Last year saw an alarming dieoff of North Atlantic right whales, something researchers refer as an “unusual mortality event.” Their carcasses littered the shores of the east coast—12 in Canada and 5 in the United States. Necropsies revealed that most of the animals died from blunt force trauma or entanglement issues. This brings the North Atlantic right whale’s fragile population to an estimated fewer than 500.
For decades, the U.S. military routinely dumped thousands of tons of obsolete, excess and captured munitions into U.S. coastal waters, thinking the high seas were the best place for the materials to safely decompose. The Atomic Energy Commission likewise oversaw the ocean dumping of untold thousands of drums of low-level radioactive waste from the nation’s manufacturing, research, medical and military sectors.
“There is now evidence that some of these toxins on the microplastics can be transferred to animals that eat them, with potential harmful effects.”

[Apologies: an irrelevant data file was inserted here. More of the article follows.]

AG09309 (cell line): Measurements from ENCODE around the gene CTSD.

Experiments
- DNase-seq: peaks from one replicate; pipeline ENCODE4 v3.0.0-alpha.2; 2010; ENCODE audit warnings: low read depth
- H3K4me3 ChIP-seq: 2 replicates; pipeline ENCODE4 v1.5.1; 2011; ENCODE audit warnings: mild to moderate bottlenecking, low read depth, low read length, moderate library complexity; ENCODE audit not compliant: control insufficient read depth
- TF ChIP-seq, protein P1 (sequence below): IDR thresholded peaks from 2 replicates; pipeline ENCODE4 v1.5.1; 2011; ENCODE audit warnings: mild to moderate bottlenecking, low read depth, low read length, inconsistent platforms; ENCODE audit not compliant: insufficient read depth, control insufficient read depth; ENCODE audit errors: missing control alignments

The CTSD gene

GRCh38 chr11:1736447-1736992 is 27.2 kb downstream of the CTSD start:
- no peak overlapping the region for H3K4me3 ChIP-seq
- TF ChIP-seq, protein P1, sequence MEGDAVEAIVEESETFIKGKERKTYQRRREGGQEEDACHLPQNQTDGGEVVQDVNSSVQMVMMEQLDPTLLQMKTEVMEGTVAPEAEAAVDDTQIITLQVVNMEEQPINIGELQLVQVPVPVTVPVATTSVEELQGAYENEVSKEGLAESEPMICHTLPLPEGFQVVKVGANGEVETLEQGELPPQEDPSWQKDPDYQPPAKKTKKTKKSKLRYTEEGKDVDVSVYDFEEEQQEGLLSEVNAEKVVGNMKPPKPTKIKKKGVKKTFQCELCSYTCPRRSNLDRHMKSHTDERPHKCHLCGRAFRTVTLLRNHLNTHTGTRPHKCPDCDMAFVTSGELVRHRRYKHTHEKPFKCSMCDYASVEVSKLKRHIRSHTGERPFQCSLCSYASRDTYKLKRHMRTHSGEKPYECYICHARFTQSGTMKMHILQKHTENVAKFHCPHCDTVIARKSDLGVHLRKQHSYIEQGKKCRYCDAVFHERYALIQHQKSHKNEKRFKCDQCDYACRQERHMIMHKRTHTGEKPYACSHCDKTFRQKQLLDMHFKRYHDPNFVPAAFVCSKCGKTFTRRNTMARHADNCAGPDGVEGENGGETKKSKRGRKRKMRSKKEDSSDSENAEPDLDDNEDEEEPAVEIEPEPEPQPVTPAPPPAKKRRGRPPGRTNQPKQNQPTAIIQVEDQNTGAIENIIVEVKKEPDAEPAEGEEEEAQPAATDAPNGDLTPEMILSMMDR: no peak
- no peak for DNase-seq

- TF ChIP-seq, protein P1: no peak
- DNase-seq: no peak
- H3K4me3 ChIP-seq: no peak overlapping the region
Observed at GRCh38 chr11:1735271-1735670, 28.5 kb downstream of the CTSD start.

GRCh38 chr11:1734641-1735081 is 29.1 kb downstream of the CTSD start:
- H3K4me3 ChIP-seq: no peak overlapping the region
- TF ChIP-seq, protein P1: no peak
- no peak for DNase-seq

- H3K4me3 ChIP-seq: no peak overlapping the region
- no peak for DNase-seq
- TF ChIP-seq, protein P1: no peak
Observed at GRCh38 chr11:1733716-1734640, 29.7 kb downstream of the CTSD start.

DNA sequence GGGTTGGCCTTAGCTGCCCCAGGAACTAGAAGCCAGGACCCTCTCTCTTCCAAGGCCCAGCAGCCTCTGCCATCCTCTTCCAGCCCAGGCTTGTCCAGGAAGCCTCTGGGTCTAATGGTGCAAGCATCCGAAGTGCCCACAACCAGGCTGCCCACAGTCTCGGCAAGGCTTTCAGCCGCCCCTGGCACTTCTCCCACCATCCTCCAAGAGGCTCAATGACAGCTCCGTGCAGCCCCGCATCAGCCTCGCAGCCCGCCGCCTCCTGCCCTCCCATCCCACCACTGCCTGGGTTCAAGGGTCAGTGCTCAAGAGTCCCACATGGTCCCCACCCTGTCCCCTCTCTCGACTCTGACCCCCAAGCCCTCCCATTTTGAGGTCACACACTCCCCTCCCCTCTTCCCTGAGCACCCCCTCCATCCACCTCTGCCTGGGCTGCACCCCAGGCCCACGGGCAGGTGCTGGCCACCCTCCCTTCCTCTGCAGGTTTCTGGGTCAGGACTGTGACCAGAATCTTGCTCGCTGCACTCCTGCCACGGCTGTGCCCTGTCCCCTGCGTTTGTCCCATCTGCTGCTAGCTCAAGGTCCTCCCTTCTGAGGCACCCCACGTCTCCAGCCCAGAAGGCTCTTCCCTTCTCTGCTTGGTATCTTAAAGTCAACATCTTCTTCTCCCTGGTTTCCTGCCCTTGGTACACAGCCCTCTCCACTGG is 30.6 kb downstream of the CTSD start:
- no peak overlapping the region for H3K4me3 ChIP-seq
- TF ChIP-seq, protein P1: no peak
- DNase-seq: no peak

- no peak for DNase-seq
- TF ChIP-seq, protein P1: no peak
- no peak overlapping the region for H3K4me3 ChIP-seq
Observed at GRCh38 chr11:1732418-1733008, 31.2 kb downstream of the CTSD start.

An unusually high number of dead minke whales reported along the East Coast in the past year has prompted federal officials to launch an investigation into what’s killing the protected animals. The National Oceanic and Atmospheric Administration announced Wednesday that… Read More ›
It comes as figures reveal 2017 as a ‘devastating year’ for dolphins and porpoises, with a total of 249 cetaceans recorded as Marine Strandings along the Cornish coastline – the highest recorded since 2003.
The three-million-acre monument was designated in September 2016 by former-president Barrack Obama under authority granted by the 1906 Antiquities Act. Since then, commercial fishing, with the exception of lobster and red crab fishing, has been banned within the monuments boundaries.
In Zinke’s report, he recommends the authority for regulating fishing in the area be returned to the New England Fishery Management Council, which was established under the 1976 Magnuson-Stevens Fishery Conservation and Management Act.
By Adam Wagner GateHouse Media Posted Nov 24, 2017 at 10:33 AMUpdated Nov 24, 2017 at 10:33 AM One of the world’s most endangered animals used to be routinely seen off the NC coast. Not anymore. WILMINGTON — After years of steady improvement, one of the Atlantic ocean’s most at-risk… Read More ›